The Executive Office of Health and Human Services indicates stroke as the third leading cause of death in the United States. National Stroke Awareness Month, initiated by former President George Bush in 1989, is designed to encourage awareness of stroke, its warning signs and tips for prevention. Read on, because the life you save could be your own.
What is a stroke?
A stroke is a sudden interruption in the blood supply of the brain. Most strokes (about 80%) are caused by a sudden blockage of arteries leading to the brain (ischemic stroke); others are caused by bleeding into brain tissue when a blood vessel bursts (hemorrhagic stroke). Because a stroke occurs rapidly and requires immediate treatment, it is also referred to as a brain attack. A stroke has many consequences, including brain damage or even death. Learn more with this Stroke 101 Fact Sheet from the National Stroke Association.
Identify the Warning Signs
Early detection of stroke symptoms is paramount to recovery. A great trick to remembering the signs of a stroke is the pneumonic FAST which stands for: face, arm, speech, and time.
- Face: Does the face look uneven? Ask the person to smile
- Arm: Does one arm drift down? Ask the person to raise both arms
- Speech: Does the speech sound strange? Ask the person to repeat a phrase
- Time: If you observe these symptoms act FAST and call 9-1-1
Additional symptoms may include:
- Sudden numbness or weakness of the face, arms, or legs
- Sudden confusion, or trouble speaking or understanding others
- Sudden trouble seeing in one or both eyes
- Sudden trouble with walking, dizziness, or loss of balance/coordination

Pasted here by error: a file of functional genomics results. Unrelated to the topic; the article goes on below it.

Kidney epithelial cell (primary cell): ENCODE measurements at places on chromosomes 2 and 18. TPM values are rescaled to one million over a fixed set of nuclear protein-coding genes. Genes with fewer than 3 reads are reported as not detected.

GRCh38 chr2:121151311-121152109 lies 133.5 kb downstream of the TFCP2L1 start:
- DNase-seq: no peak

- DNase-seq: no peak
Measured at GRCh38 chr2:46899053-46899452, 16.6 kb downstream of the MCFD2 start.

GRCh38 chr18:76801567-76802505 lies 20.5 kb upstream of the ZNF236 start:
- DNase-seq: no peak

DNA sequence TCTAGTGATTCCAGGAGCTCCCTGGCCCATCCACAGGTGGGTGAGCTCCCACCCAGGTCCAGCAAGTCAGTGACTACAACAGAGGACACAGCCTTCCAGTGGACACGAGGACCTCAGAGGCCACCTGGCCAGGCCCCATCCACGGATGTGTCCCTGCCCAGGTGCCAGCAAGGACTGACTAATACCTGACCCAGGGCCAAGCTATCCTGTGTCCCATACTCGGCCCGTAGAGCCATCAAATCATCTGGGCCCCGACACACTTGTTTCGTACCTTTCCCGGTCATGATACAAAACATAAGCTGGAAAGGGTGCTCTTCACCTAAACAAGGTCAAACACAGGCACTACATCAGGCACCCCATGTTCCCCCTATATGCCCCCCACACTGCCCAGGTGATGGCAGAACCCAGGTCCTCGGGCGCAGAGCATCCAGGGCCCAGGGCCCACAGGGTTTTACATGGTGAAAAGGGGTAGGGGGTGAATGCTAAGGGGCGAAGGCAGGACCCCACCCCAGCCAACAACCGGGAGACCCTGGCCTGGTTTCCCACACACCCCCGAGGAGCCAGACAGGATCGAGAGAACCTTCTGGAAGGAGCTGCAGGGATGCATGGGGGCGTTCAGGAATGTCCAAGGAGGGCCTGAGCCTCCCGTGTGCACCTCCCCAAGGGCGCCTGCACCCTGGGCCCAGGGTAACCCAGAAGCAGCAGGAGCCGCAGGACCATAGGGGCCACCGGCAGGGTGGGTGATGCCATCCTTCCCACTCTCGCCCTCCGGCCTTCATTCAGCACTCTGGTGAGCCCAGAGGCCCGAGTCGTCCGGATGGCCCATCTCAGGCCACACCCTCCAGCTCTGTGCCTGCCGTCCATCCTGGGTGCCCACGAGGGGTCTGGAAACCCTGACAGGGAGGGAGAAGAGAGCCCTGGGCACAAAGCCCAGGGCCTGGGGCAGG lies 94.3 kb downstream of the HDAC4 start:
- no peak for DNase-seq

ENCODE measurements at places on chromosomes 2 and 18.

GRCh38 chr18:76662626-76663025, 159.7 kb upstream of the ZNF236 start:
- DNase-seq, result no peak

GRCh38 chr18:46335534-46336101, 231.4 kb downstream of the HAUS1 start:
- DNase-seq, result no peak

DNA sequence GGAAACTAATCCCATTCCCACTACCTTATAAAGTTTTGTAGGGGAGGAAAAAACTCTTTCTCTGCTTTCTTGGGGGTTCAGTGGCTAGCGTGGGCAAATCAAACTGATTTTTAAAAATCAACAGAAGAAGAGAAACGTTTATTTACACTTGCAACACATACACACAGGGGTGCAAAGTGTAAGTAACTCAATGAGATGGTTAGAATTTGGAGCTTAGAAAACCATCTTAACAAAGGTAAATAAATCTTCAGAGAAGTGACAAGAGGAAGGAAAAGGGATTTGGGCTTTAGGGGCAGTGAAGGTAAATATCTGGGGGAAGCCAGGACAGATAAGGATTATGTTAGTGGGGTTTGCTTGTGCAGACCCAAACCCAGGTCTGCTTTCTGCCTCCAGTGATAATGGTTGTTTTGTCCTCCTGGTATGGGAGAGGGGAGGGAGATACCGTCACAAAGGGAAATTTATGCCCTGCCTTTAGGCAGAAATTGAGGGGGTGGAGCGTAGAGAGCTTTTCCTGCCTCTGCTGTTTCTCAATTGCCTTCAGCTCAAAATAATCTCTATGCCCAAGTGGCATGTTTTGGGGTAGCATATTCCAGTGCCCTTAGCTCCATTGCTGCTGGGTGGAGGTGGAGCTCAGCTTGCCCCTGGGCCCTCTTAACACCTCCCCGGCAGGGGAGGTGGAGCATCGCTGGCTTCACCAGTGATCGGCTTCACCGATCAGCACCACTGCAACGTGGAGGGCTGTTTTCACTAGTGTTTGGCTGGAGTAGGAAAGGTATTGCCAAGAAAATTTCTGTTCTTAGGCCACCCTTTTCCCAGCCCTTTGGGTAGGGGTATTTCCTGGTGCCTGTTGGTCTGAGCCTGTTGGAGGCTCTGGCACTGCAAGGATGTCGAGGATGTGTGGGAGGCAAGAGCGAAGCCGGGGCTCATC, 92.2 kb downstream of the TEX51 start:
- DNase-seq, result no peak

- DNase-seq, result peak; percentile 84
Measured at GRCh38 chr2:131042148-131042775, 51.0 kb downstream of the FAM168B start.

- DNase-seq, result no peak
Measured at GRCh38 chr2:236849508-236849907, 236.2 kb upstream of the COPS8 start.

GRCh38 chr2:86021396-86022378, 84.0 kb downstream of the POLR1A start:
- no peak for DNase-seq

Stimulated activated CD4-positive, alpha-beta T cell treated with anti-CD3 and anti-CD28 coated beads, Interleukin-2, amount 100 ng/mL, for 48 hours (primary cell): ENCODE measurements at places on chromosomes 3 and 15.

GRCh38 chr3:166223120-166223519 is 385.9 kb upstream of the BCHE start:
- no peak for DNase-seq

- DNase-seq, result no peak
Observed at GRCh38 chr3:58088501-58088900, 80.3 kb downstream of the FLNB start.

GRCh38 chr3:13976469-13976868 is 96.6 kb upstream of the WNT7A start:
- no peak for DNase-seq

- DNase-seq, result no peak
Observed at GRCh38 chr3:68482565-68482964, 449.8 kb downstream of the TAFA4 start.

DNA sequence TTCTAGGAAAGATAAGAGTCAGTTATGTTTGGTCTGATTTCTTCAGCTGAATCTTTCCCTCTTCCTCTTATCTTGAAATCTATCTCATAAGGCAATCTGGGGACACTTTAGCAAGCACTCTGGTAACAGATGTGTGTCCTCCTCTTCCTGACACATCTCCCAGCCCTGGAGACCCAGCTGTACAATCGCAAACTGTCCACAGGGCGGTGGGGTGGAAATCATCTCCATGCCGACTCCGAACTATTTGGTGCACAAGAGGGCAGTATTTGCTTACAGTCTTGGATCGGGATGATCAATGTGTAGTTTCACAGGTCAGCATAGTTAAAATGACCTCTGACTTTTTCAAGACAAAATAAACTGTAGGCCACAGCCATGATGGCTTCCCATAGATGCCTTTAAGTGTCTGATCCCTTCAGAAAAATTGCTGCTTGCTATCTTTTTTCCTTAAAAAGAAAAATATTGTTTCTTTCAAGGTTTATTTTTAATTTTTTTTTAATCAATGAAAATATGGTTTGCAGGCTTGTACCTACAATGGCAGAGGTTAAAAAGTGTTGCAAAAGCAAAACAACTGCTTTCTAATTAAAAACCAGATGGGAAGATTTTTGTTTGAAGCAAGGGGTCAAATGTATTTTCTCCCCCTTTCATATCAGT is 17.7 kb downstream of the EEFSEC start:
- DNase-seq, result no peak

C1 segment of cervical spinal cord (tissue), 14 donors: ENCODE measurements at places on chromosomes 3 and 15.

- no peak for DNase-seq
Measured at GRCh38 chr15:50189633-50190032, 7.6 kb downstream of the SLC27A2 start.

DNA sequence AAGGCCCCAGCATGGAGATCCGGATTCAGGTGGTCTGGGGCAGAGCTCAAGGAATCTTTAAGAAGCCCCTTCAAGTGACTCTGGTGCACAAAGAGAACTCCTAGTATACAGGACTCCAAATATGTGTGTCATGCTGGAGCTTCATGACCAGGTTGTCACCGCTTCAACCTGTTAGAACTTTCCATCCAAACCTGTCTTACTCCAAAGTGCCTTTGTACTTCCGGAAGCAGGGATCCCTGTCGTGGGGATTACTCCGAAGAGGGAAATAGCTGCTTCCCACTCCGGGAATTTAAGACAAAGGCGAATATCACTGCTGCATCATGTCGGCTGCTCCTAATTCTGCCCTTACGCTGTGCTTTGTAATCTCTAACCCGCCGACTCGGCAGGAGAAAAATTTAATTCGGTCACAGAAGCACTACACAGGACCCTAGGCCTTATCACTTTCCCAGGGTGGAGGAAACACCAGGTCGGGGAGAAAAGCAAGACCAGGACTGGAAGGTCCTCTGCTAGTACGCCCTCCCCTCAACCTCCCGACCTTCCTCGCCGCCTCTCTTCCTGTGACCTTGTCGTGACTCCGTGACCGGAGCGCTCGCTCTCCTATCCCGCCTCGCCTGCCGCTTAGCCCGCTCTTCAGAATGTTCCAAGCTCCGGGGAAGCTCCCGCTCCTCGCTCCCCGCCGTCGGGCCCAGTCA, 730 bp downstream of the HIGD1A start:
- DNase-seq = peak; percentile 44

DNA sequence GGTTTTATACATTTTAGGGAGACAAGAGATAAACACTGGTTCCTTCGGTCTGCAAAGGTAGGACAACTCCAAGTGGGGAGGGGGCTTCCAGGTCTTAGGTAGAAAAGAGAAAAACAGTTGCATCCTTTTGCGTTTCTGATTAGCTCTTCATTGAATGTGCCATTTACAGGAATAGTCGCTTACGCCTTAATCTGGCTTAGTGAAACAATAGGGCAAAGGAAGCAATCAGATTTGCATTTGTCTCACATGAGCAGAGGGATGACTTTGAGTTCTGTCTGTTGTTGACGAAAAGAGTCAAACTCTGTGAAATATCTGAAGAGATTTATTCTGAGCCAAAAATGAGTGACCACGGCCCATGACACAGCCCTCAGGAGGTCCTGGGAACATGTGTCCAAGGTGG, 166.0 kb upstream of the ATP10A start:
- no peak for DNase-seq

- Sudden severe headache with no known cause
Some risk factors for strokes are out of your control, but according to Stroke.org, up to 80% of all strokes are preventable. Below find tips to reduce your risk, and of course, always consult with a healthcare professional.
- Prevent or control high cholesterol and high blood pressure
- Prevent or control diabetes
- Avoid tobacco and second-hand smoke
- If you consume alcohol, do so in moderation
- Exercise regularly and maintain a healthy weight
- Eat a healthy diet
Consider spreading awareness of stroke this May with ideas from the National Stroke Association.
Moving to Massachusetts, Part 3: Employment, Education, Insurance, and Taxes posted on Jul 24
From finding a job and choosing an insurance plan to discovering education options and learning about state tax laws, newcomers to Massachusetts have a lot to consider. Fortunately, state agencies provide resources to help new residents make fully informed decisions for themselves and their family. …Continue Reading Moving to Massachusetts, Part 3: Employment, Education, Insurance, and Taxes
Moving to Massachusetts: Part 2 Driver’s Licenses and Motor Vehicle Registration posted on Jul 23
When moving to a new state, there is more paperwork to complete than simply filing a change of address form with the U.S. Post Office. From obtaining a new license from the Massachusetts Registry of Motor Vehicles to registering your vehicle at your new …Continue Reading Moving to Massachusetts: Part 2 Driver’s Licenses and Motor Vehicle Registration
Moving to Massachusetts, Part 1: Planning Your Move posted on Jul 22
The Commonwealth of Massachusetts welcomes new residents to enjoy all the state has to offer. Because moving to a new state can be both exciting and stressful, the following tips for newcomers aim to make your relocation to the Bay State as smooth as possible. …Continue Reading Moving to Massachusetts, Part 1: Planning Your Move